This example shows how to use the `slLinearizer`

interface to batch linearize a Simulink® model. You linearize a model at multiple operating points and obtain multiple open-loop and closed-loop transfer functions from the model.

You can perform the same analysis using the `linearize`

command. However, when you want to obtain multiple open-loop and closed-loop transfer functions, especially for models that are expensive to compile repeatedly, `slLinearizer`

can be more efficient.

Open the model.

```
mdl = 'watertank';
open_system(mdl);
```

Use the `slLinearizer`

command to create the interface.

sllin = slLinearizer(mdl)

slLinearizer linearization interface for "watertank": No analysis points. Use the addPoint command to add new points. No permanent openings. Use the addOpening command to add new permanent openings. Properties with dot notation get/set access: Parameters : [] OperatingPoints : [] (model initial condition will be used.) BlockSubstitutions : [] Options : [1x1 linearize.LinearizeOptions]

The command-window display shows information about the `slLinearizer`

interface. In this interface, the `OperatingPoints`

property display shows that no operating point is specified.

You can linearize the model using trimmed operating points, the model initial condition, or simulation snapshot times. For this example, use trim points that you obtain for varying water-level reference heights.

opspec = operspec(mdl); opspec.States(2).Known = 1; opts = findopOptions('DisplayReport','off'); h = [10 15 20]; for ct = 1:numel(h) opspec.States(2).x = h(ct); Href = h(ct); ops(ct) = findop(mdl,opspec,opts); end sllin.OperatingPoints = ops;

Here, `h`

specifies the different water-levels. `ops`

is a 1 x 3 array of operating point objects. Each entry of `ops`

is the model operating point at the corresponding water level. Configure the `OperatingPoints`

property of `sllin`

with `ops`

. Now, when you obtain transfer functions from `sllin`

using the `getIOTransfer`

, `getLoopTransfer`

, `getSensitivity`

, and |getCompSensitivity | functions, the software returns a linearization for each specified operating point.

Each trim point is only valid for the corresponding reference height, represented by the `Href`

parameter of the Desired Water Level block. So, configure `sllin`

to vary this parameter accordingly.

```
param.Name = 'Href';
param.Value = h;
sllin.Parameters = param;
```

In the `watertank`

model, the Water-Tank System block represents the plant. To obtain the plant transfer function, add the input and output signals of the Water-Tank System block as analysis points of `sllin`

.

addPoint(sllin,{'watertank/PID Controller','watertank/Water-Tank System'}) sllin

slLinearizer linearization interface for "watertank": 2 Analysis points: -------------------------- Point 1: - Block: watertank/PID Controller - Port: 1 Point 2: - Block: watertank/Water-Tank System - Port: 1 No permanent openings. Use the addOpening command to add new permanent openings. Properties with dot notation get/set access: Parameters : [1x1 struct], 1 parameters with sampling grid of size 1x3 "Href", varying between 10 and 20. OperatingPoints : [1x3 opcond.OperatingPoint] BlockSubstitutions : [] Options : [1x1 linearize.LinearizeOptions]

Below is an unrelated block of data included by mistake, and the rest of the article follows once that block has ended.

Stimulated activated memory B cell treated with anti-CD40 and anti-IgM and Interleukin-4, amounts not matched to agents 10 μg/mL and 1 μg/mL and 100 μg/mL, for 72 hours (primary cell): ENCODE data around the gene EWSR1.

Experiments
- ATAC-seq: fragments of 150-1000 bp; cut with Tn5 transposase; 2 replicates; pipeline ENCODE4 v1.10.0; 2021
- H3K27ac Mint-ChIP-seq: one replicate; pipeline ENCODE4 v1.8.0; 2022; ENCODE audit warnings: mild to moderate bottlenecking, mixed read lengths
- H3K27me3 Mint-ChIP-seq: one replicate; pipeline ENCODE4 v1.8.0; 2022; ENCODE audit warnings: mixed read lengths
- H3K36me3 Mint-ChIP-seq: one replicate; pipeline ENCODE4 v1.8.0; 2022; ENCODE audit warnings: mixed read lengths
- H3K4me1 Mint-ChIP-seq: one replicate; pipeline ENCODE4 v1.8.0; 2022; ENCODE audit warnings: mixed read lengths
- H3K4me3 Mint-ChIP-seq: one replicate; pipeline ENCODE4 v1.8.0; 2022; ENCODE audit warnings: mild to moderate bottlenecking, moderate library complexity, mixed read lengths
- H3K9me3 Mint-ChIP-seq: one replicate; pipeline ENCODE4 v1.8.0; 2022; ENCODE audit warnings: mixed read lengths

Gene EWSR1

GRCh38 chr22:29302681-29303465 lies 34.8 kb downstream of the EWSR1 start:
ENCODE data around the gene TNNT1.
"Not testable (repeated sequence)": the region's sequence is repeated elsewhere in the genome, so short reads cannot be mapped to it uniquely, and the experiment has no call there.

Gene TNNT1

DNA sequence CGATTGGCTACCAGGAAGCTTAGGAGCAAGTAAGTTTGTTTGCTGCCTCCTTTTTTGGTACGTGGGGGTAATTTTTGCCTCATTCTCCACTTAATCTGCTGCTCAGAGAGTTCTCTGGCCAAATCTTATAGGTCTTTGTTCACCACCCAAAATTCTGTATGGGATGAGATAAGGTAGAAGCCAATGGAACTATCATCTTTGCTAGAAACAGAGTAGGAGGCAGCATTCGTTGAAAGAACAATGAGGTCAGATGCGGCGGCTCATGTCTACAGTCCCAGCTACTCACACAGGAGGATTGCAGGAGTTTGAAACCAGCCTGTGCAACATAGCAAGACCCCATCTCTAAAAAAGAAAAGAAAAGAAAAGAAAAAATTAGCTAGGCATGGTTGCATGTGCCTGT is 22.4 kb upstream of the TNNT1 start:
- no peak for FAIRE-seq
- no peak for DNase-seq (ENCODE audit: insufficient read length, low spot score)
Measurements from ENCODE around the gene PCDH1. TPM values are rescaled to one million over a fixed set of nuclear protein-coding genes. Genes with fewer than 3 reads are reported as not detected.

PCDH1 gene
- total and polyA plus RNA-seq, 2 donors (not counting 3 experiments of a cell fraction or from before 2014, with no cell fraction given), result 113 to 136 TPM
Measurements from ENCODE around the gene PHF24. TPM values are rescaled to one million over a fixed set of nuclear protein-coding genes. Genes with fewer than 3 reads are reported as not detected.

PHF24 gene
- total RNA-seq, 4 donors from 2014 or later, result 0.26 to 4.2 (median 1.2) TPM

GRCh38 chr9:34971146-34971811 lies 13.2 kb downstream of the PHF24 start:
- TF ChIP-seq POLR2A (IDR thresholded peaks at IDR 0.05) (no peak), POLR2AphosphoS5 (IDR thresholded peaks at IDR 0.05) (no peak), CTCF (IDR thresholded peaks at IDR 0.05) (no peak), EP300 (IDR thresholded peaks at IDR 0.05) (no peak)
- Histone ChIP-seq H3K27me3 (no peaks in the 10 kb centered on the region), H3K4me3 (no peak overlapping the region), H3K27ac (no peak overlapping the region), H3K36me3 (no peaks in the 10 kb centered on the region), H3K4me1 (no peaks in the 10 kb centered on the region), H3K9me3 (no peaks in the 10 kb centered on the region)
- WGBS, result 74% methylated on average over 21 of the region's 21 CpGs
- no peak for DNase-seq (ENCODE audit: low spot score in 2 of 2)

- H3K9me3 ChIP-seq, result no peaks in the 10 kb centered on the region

The first analysis point, which originates at the outport of the PID Controller block, is the input to the Water-Tank System block. The second analysis point is the output of the Water-Tank System block.

Obtain the plant transfer function from the input of the Water-Tank System block to the block output. To eliminate the effects of the feedback loop, specify the block output as a temporary loop opening.

G = getIOTransfer(sllin,'PID','Tank','Tank');

In the call to `getIOTransfer`

, `'PID'`

, a substring of the block name `'watertank/PID Controller'`

, specifies the first analysis point as the transfer function input. Similarly, `'Tank'`

, a substring of the block name `'watertank/Water-Tank System'`

, refers to the second analysis point. This analysis point is specified as the transfer function output (third input argument) and a temporary loop opening (fourth input argument).

The output, `G`

, is a 1 x 3 array of continuous-time state-space models.

Plot the step response for `G`

.

stepplot(G);

The step response of the plant models varies significantly at the different operating points.

The closed-loop transfer function is equal to the transfer function from the reference input, originating at the Desired Water Level block, to the plant output.

Add the reference input signal as an analysis point of `sllin`

.

```
addPoint(sllin,'watertank/Desired Water Level');
```

Obtain the closed-loop transfer function.

T = getIOTransfer(sllin,'Desired','Tank');

The output, `T`

, is a 1 x 3 array of continuous-time state-space models.

Plot the step response for `T`

.

stepplot(T);

Although the step response of the plant transfer function varies significantly at the three trimmed operating points, the controller brings the closed-loop responses much closer together at all three operating points.

```
S = getSensitivity(sllin,'Tank');
```

The software injects a disturbance signal and measures the output at the plant output. `S`

is a 1 x 3 array of continuous-time state-space models.

Plot the step response for `S`

.

stepplot(S);

The plot indicates that both models can reject a step disturbance at the plant output within 40 seconds.

`addOpening`

| `addPoint`

| `getCompSensitivity`

| `getIOTransfer`

| `getLoopTransfer`

| `getSensitivity`

| `linearize`

| `slLinearizer`

- Batch Compute Steady-State Operating Points
- Vary Parameter Values and Obtain Multiple Transfer Functions Using slLinearizer
- Analyze Command-Line Batch Linearization Results Using Response Plots

Was this topic helpful?